We currently offer Angio-Seal (St. Jude Medical, Minnetonka, Minn.), Perclose (Abbott Vascular, Redwood City, Calif.) and Mynx (AccessClosure, Mountain View, Calif.) as vascular closure device choices for the femoral artery and the RadAR band (Advanced Vascular Dynamics, Portland, Oregon) for the radial artery. Vascular closure devices are used for majority of the cases. When needed, manual compression is performed in our holding area by cath assistants and trained cath lab staff. Post-intervention patients are transferred with sutured sheaths or vascular closure devices to our interventional unit for overnight stay. Our interventional unit staff is also trained for sheath pulls and can be utilized when needed.

What is your lab’s hematoma management policy?

Hematomas are addressed as soon as they are recognized. Expanding hematomas immediately receive manual compression and reversal of any anticoagulation until hemostasis is achieved.

How is inventory managed at your cath lab?

Inventory is maintained by our cath lab assistants, who monitor the use of products in the cath lab. All equipment and supplies are re-ordered as soon as they are used to maintain a pre-determined par level for each product.

Has your cath lab recently expanded in size and patient volume, or will it be in the near future?

DHLC is one of the few remaining non-profit hospitals in the area. We previously relied solely on walk-ins, clinics, and transfers for patients. However, we have recently partnered with a local area hospital, Our Lady of Lourdes Medical Center, to open a satellite emergency department on our premises. This recent addition, since March 2010, has significantly increased cath lab and inpatient volumes at our institution. Plans are now underway to convert our oldest lab to function as a swing lab to perform cardiac and peripheral procedures in the near future.

Is your lab involved in clinical research?

DHLC continues to be at the cutting edge of research and science for patient care by participating in a variety of clinical trials. We are currently enrolling for a total of 24 trials, involving both drugs and devices. The clinical research department is in the process of transitioning to a new business plan and model, establishing DHLC as a research institute in order to continue the delivery of advanced care for our patients.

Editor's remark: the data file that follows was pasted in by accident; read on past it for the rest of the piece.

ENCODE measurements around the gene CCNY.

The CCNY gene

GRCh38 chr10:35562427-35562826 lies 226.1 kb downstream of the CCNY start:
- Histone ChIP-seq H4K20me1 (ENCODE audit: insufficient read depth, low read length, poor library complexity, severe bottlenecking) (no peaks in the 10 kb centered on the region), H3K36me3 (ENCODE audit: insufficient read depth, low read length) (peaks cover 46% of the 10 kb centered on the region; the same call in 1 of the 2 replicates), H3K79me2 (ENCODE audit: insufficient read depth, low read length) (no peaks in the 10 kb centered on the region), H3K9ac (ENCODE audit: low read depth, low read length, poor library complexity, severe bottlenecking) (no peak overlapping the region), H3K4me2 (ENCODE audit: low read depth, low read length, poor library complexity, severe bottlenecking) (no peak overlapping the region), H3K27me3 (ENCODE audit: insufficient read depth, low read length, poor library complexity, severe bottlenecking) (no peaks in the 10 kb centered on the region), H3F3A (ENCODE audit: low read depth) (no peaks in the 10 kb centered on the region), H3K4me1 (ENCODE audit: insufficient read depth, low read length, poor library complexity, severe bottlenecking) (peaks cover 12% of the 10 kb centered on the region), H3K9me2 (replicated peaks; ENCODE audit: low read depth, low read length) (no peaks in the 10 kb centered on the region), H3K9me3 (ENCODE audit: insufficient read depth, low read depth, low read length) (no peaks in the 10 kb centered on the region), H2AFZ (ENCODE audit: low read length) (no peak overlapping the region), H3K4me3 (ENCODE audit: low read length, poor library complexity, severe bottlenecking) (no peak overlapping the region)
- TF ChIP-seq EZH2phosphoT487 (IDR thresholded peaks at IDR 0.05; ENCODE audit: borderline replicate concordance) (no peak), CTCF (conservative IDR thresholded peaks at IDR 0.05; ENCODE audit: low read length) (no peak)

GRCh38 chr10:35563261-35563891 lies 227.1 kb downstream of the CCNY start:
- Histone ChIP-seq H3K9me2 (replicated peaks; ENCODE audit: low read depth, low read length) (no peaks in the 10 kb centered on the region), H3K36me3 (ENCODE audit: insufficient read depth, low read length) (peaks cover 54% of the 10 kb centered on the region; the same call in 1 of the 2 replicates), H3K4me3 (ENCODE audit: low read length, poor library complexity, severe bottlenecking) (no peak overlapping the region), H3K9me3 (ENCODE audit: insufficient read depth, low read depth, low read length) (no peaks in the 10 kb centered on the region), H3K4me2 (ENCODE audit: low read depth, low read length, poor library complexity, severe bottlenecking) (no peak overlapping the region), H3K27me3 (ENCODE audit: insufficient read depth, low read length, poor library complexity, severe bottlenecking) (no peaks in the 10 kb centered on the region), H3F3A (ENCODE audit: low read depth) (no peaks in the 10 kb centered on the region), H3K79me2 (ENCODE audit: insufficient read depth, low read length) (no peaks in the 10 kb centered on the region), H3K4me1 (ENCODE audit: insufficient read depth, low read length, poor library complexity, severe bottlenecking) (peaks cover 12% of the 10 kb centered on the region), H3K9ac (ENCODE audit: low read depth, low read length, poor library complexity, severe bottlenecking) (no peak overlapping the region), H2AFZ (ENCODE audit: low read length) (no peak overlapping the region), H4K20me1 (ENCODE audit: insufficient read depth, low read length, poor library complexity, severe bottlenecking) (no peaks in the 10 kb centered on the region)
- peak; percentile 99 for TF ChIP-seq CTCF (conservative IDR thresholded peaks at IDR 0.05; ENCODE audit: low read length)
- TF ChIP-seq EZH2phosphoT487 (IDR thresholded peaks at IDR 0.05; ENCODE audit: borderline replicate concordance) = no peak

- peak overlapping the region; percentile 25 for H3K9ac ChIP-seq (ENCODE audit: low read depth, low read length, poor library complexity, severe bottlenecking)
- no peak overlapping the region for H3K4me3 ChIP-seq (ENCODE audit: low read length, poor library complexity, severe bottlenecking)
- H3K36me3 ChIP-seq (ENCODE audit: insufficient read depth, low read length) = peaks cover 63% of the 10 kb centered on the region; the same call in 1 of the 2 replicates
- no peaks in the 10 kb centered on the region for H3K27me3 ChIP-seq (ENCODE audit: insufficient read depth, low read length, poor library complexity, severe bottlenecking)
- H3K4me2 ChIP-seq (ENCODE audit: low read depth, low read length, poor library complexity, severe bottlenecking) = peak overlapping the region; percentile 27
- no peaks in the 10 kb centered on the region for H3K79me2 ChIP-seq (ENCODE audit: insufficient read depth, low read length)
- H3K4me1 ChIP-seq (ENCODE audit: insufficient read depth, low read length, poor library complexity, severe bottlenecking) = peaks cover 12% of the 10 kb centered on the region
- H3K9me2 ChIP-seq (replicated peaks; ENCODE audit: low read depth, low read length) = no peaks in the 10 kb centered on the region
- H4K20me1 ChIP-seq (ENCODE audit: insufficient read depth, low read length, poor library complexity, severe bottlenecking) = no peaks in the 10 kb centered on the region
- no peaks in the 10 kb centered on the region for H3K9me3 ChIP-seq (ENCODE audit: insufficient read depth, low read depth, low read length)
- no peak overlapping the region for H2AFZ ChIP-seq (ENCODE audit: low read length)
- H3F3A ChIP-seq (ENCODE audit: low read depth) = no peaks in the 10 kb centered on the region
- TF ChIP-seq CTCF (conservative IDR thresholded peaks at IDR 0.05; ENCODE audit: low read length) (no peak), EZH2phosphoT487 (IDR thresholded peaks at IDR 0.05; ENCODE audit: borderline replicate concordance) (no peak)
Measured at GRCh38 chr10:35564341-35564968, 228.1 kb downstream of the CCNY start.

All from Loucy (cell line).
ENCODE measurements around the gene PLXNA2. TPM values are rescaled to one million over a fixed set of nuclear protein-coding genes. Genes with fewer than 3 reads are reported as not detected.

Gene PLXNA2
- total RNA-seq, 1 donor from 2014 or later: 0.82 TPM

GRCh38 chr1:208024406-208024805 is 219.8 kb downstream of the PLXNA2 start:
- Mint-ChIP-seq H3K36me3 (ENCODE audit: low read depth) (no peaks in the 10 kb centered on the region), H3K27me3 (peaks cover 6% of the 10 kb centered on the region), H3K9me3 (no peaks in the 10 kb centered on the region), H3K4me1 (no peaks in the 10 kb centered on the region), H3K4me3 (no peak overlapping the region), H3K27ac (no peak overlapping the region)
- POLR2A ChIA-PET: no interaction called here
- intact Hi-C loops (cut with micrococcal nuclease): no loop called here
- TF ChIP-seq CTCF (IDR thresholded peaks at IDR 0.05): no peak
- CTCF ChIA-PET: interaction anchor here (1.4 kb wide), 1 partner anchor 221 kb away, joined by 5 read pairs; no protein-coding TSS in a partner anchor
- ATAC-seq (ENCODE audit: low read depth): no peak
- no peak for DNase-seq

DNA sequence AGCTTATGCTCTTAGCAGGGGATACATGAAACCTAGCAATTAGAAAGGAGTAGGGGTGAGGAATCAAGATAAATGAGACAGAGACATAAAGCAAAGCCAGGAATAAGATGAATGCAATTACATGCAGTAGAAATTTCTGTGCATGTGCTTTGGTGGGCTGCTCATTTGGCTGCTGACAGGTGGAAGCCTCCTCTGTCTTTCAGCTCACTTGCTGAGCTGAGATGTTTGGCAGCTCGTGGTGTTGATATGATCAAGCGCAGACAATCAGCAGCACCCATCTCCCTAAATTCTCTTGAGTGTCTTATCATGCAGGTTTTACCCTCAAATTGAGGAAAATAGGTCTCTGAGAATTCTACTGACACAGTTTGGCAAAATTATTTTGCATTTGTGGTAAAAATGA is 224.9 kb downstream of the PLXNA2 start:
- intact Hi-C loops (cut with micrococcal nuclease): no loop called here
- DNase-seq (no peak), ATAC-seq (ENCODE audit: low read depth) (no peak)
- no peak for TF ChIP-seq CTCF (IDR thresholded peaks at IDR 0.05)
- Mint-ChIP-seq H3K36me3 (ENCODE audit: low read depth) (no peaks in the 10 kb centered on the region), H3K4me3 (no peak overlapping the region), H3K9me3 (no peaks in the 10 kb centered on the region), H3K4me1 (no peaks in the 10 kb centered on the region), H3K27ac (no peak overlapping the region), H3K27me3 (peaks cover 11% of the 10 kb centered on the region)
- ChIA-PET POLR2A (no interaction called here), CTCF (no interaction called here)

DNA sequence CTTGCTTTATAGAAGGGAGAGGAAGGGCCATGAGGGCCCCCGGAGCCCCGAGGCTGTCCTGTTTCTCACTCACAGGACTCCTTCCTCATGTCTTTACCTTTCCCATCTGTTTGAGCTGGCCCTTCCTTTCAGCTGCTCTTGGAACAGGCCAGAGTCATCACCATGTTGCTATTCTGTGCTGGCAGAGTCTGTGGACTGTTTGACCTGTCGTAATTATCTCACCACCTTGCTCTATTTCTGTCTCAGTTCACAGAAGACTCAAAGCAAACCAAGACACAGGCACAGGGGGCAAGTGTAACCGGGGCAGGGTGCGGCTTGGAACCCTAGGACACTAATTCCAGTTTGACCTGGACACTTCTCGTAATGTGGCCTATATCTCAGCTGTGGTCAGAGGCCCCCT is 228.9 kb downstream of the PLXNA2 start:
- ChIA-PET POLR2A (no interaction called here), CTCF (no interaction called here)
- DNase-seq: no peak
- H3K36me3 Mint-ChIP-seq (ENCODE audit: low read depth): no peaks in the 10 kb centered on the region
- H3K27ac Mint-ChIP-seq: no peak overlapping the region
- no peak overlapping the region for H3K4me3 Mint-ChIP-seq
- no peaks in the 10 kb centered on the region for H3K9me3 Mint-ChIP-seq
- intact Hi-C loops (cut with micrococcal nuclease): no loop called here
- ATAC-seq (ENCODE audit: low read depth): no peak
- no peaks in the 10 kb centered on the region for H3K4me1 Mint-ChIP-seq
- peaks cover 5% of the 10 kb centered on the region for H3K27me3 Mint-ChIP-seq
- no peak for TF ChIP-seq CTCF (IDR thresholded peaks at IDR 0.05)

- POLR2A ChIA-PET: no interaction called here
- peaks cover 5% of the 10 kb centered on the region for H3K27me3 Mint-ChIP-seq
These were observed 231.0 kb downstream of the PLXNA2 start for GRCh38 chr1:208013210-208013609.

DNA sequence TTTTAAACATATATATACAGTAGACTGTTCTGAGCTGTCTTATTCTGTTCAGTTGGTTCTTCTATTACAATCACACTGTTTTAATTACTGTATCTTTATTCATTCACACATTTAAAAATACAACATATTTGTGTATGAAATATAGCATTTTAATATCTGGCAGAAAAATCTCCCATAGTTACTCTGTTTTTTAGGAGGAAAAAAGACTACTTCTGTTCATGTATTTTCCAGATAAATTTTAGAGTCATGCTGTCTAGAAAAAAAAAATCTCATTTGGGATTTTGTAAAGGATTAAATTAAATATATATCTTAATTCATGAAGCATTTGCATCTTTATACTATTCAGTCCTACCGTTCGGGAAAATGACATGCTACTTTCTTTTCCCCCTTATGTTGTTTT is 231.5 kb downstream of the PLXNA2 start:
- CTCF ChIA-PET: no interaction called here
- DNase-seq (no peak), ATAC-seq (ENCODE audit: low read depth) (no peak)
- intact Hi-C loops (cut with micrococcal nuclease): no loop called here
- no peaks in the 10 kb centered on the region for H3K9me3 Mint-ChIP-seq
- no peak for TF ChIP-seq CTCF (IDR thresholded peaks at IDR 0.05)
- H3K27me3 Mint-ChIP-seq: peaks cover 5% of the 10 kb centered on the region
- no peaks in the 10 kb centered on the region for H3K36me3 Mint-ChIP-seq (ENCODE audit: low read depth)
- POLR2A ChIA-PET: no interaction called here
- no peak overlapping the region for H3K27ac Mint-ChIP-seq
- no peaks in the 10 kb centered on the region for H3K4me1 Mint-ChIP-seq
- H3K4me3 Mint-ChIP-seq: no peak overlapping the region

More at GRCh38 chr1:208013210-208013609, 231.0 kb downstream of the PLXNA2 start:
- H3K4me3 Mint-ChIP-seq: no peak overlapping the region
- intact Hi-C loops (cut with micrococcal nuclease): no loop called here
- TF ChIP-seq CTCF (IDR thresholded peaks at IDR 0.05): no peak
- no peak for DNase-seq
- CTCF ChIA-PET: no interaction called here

Have you had any cath lab-related complications in the past year requiring emergent cardiac surgery?

There were no cath lab-related complications in the past year that required emergent cardiac surgery.

Do you use the American College of Cardiology National Cardiovascular Data Registry (ACC-NCDR) or any other outside data collection registry? 

As mandated by the state of New Jersey, we participate in the New Jersey Cardiac Catheterization Data Registry. The data elements and definitions of this registry, however, are based on the American College of Cardiology National Cardiovascular Data Registry (ACC-NCDR).

The New Jersey Department of Health Services provides an annual Catheterization Report based on the data submission to the New Jersey Cardiac Catheterization Data Registry. This report will assess the risk-adjusted outcome measures by hospital, cardiologist, and for the state. These outcome reports are then utilized to develop quality improvement initiatives at DHLC, based on any deficiencies in the report.

Can you share your lab’s average door-to-balloon (D2B) times and some of the ways employees at your facility have worked together to keep D2B times under the mandated 90 minutes?

Our cath lab’s average D2B times are re-assessed every quarter and have been consistently under 90 minutes. Our staff and physicians are encouraged to be in close proximity to the hospital during call, with the provision of on-site housing, in order to maintain our D2B times.

What other modalities do you use to verify stenosis?

We use fractional flow reserve (FFR) for physiological assessment and intravascular ultrasound (IVUS) for anatomical assessment of lesions. We are also in the process of procuring an optical coherence tomography (OCT) unit.

What measures has your cath lab implemented in order to cut or contain costs?

Cath lab equipment and supplies are maintained on consignment agreements with vendors in order to contain costs as much as possible.